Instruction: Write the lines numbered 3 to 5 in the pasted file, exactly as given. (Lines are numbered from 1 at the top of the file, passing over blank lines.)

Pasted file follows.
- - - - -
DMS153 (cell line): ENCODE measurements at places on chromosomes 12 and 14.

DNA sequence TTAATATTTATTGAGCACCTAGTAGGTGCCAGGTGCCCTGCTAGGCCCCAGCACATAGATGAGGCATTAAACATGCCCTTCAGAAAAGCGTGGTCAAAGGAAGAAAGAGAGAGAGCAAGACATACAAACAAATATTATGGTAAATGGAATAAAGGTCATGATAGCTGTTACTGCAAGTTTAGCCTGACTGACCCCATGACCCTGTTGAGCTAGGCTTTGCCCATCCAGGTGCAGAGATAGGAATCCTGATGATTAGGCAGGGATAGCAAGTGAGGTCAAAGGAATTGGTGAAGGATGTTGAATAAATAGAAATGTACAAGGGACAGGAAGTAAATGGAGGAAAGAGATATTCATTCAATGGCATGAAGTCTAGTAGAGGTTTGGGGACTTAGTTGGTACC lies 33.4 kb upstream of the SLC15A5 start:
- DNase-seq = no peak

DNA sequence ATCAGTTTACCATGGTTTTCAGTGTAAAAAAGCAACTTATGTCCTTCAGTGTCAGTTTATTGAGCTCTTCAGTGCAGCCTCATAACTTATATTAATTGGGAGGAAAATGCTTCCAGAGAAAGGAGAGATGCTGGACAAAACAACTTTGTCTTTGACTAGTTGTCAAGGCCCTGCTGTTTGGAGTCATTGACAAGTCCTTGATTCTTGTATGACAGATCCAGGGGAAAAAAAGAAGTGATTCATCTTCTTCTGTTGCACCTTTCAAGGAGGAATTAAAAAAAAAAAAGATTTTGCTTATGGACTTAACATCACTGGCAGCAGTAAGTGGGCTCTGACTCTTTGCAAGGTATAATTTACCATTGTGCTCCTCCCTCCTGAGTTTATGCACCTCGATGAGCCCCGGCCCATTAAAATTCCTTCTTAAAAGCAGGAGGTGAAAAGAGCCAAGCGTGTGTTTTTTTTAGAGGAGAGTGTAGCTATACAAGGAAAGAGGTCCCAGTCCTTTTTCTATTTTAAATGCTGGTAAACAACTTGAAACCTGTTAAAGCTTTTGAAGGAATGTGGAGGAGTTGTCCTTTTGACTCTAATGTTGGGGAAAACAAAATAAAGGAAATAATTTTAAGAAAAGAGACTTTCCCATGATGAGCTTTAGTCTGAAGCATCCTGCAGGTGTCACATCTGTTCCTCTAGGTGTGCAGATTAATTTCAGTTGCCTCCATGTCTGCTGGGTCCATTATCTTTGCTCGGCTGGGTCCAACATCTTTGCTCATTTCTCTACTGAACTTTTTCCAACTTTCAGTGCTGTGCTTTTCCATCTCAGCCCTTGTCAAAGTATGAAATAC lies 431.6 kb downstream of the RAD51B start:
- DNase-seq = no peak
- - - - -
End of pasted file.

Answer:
- DNase-seq = no peak

DNA sequence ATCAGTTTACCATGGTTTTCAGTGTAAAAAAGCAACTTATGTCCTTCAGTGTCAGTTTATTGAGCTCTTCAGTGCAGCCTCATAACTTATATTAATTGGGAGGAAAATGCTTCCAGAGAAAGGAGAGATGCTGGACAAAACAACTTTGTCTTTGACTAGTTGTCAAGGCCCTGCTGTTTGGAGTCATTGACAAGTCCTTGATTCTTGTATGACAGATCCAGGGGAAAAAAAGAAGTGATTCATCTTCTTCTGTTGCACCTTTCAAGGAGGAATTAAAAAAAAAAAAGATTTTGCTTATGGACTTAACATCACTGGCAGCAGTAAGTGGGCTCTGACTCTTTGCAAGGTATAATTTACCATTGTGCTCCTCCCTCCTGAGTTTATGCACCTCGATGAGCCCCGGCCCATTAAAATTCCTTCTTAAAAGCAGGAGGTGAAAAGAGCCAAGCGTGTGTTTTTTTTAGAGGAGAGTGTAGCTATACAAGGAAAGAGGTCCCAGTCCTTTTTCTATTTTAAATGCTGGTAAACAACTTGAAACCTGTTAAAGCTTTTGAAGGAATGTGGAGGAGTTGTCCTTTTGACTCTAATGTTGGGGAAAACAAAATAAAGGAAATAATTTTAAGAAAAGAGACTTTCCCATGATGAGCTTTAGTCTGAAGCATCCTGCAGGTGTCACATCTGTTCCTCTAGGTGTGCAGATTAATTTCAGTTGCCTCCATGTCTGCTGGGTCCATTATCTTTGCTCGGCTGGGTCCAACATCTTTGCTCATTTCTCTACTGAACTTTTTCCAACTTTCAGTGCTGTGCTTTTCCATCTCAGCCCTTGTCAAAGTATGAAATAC lies 431.6 kb downstream of the RAD51B start:
- DNase-seq = no peak